For Chris Weidman, there were no remaining secrets about Anderson Silva by the time he got to Las Vegas. He had watched the tapes, drilled the positions, studied the body language. He knew "the Spider" inside and out, and how his spectacular physical skills were perfectly complemented by his brilliant mental approach. When he was at his best, Silva could tilt the battle in his favor before he ever stepped in the cage. He would leer at his opponent, say things to plant doubt, and if all else failed, make him look bad in front of the world.
That was always a favorite. It was a tactic, the same as firing out the lead jab to a rushing opponent or securing wrist control from bottom position to hunt a triangle. Silva could look in his opponent's eyes and see doubt, and then rip open that wound until his foe began folding in front of him, all this simply by bobbing, weaving and smiling.
Weidman had seen it all and swore one thing: it would not happen to him. Because it was always about what he was going to do, not what Silva might.
"If you go in the cage with insecurities, he’s going to feed on it, he's going to mess with you," he said a few days before he stepped into the cage at UFC 162. "He's going to make that insecurity grow and make you feel, 'Wow, I really don’t belong in the cage with this guy. He can knock me out any time he wants.' You see guys melt down, almost give up because they’re so mentally beaten. Well, he’s going to have to go through hell to do that to me."
He's going to have to go through hell.
You remember that quote, don't you? It caused a bit of a stir when he said it from people who didn't quite understand his meaning. Silva was not going to break him, no matter what.
Think about those words now, in the aftermath of what happened. Silva dancing on the outside, trying to make him miss -- trying to make that insecurity grow -- and Weidman seeing only a green light for his own aggression.
This is how Weidman saw it all along. He was going to beat Silva with pressure, even when Silva invited it as a means of mocking him.
Silva has been so good for so long that it almost doesn't compute that he could possibly lose. And this way? By knockout? To a wrestler? After all, if Weidman was going to beat him, it was supposed to be by grinding out a decision. That was the consensus heading in. So the way it happened, with Silva dropping his hands, toying with Weidman before being shocked, it made the final sequence all the more unbelievable.
So much so, in fact, that the result appeared to anger some. In the minutes after the fight, on social media, a familiar refrain appeared: Silva had blown it. He'd been disrespectful and uninterested and arrogant, and somehow, what he'd done had devalued what Weidman did.
History has never been more quickly rewritten.
Silva has fought this way for a long time. He did it throughout his middleweight title reign, and it became more and more customary for him as he's built up his aura of invincibility. He did it against former light-heavyweight champion Forrest Griffin. He did it against Demian Maia. In his very last fight against Stephan Bonnar, he spent time glued against the cage, side-stepping punches and kicks before blitzing for the finish.
He made it look so easy, as was though it was on command. A snap of his fingers. A wink of his eye.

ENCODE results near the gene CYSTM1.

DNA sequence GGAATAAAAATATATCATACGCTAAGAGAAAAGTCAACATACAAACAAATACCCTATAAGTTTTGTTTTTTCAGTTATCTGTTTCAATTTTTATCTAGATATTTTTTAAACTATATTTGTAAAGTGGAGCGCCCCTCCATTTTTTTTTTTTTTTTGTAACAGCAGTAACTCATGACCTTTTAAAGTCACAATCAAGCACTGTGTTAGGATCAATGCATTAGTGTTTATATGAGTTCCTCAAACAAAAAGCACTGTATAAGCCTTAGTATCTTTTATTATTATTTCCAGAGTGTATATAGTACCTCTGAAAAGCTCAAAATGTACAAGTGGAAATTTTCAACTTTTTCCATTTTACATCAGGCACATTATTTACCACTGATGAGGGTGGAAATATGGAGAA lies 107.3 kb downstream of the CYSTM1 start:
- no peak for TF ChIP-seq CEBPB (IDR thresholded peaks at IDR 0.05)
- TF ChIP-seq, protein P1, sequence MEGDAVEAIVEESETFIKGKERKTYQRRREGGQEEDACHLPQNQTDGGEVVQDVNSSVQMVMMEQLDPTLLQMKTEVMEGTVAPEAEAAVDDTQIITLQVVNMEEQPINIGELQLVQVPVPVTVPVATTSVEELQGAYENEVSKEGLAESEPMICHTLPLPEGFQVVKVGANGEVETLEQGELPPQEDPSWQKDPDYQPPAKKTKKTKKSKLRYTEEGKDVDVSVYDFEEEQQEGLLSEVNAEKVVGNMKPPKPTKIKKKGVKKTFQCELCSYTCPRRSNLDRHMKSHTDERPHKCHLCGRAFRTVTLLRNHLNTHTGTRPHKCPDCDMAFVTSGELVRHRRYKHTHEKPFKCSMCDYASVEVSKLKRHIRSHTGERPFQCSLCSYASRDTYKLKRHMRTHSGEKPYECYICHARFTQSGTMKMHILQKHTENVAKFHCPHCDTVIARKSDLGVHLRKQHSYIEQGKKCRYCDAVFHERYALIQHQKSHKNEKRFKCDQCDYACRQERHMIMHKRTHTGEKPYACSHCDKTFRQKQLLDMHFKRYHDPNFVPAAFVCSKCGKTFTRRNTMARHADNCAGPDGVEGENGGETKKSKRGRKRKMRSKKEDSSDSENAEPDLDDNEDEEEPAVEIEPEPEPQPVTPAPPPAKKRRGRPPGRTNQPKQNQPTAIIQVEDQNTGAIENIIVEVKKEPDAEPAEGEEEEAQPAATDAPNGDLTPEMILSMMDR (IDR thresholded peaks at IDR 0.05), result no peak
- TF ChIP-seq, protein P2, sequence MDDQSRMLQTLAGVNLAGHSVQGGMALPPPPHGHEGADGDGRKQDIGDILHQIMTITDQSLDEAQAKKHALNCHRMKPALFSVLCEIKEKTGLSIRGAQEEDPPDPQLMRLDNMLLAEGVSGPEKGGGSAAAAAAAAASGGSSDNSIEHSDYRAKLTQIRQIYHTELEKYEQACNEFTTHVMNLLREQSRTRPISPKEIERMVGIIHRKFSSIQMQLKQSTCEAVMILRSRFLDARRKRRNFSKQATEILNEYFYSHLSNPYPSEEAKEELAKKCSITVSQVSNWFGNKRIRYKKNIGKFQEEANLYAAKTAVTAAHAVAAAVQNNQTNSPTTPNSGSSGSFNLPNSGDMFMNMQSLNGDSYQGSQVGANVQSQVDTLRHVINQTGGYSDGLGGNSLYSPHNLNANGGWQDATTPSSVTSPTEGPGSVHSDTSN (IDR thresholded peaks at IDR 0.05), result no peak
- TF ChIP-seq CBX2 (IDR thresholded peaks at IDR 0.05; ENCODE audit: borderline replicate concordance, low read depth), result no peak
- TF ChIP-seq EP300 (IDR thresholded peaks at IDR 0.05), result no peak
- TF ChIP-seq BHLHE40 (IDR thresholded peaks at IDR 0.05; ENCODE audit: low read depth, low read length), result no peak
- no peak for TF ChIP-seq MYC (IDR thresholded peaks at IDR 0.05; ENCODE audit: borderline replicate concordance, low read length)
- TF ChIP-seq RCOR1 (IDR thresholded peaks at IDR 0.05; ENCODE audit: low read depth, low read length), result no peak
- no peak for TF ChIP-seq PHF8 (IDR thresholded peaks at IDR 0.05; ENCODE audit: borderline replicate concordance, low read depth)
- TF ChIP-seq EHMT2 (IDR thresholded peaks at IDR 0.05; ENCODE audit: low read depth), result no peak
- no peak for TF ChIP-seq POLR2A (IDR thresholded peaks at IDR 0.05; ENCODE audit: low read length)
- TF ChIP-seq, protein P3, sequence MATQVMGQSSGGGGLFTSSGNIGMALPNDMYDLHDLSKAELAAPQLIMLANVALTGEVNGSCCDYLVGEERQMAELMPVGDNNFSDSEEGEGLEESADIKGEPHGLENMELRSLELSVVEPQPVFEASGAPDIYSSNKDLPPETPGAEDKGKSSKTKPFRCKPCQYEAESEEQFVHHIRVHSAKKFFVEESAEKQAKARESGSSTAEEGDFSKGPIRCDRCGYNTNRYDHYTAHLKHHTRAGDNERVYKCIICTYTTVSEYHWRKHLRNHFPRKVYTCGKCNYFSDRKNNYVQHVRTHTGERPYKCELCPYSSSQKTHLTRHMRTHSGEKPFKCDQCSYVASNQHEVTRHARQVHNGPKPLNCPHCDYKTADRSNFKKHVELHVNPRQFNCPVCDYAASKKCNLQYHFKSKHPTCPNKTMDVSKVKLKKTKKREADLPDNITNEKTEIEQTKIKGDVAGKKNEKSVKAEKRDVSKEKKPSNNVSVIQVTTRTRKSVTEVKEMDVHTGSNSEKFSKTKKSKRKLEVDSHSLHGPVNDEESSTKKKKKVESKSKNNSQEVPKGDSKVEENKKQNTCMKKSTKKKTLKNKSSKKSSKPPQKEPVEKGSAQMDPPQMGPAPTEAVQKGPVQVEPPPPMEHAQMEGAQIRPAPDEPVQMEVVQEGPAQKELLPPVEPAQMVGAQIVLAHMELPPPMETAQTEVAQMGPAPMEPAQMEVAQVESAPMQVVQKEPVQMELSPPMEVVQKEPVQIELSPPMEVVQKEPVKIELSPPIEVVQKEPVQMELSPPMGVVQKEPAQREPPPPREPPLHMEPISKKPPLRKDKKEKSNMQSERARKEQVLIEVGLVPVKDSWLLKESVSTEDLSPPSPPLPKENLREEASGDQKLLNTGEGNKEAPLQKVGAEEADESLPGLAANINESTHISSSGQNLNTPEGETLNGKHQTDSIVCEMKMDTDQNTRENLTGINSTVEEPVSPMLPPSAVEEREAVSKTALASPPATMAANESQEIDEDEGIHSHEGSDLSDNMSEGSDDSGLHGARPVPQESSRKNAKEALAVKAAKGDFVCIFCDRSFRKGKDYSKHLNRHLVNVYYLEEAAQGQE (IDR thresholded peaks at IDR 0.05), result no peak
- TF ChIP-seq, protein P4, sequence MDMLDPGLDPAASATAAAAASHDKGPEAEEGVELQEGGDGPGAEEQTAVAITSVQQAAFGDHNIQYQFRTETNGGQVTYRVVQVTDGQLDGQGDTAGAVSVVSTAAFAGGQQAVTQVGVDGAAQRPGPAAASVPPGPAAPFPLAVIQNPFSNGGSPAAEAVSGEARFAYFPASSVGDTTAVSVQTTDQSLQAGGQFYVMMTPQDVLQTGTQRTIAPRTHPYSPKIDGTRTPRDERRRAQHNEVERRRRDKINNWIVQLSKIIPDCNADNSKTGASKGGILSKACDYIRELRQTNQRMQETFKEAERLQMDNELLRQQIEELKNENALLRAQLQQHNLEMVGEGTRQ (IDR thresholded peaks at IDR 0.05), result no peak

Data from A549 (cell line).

So when he pulled a similar tactic against Weidman, most people figured we were watching yet another episode of Silva masterpiece theater. But Silva's tactic assumes that all of his opponents will react the same way. Weidman didn't. He wasn't a deer in headlights. He wasn't a rookie fighting a master. He stayed aggressive, and he landed something, and he finished.
And here's where some of the instant reaction goes off the rail.
All of those times Silva clowned an opponent and won, his triumph was to be celebrated and heralded, but the one time he does it and loses, the result is devalued?
That does not make sense.
Silva's actions are his customary fight tactics. It's part of who he is; it's a basic ingredient to his success.
But like any fight tactic, it won't always work, even if it usually does. Silva himself will admit that.
"People are going to be saying a lot of things now," Silva said afterward. "They're going to be saying he got lucky, they're going to say I underestimated him, but we need to respect what he did. We need to respect that he went in there and he beat me, and that’s pretty much it."
Silva took his defeat honorably, perhaps to the point that it confused the situation further. He said that he didn't want a rematch, that his "legacy for the belt is finished tonight." Post-fight comments cannot always be taken at face value. Time may well change his mind. After a 2,458-day reign, perhaps he just needs a break. But for now, the result is indisputable, and so is Weidman's preparation.
As for Silva, a single loss should not affect his legacy. After correctly noting that one loss should do nothing to harpoon what's come before, Dana White played the voice of reason. Yes, Dana White brought reason to the madness.
"The stuff that he was doing, if he did that stuff and won the fight, they’d be talking about what a genius he is," he said. "He got clipped. He got caught. Anybody can get caught on any given night, even Anderson Silva. It happened tonight."
And why did it happen? Because Weidman knew it was coming. Before he ever flew off to Las Vegas, he knew Silva would try to get in his head. He spoke specifically about those kinds of moments when Silva dropped his hands, and he had a plan to combat it. So in retrospect, nothing that happened sounds like luck. In fact, it sounds like the execution of a champion.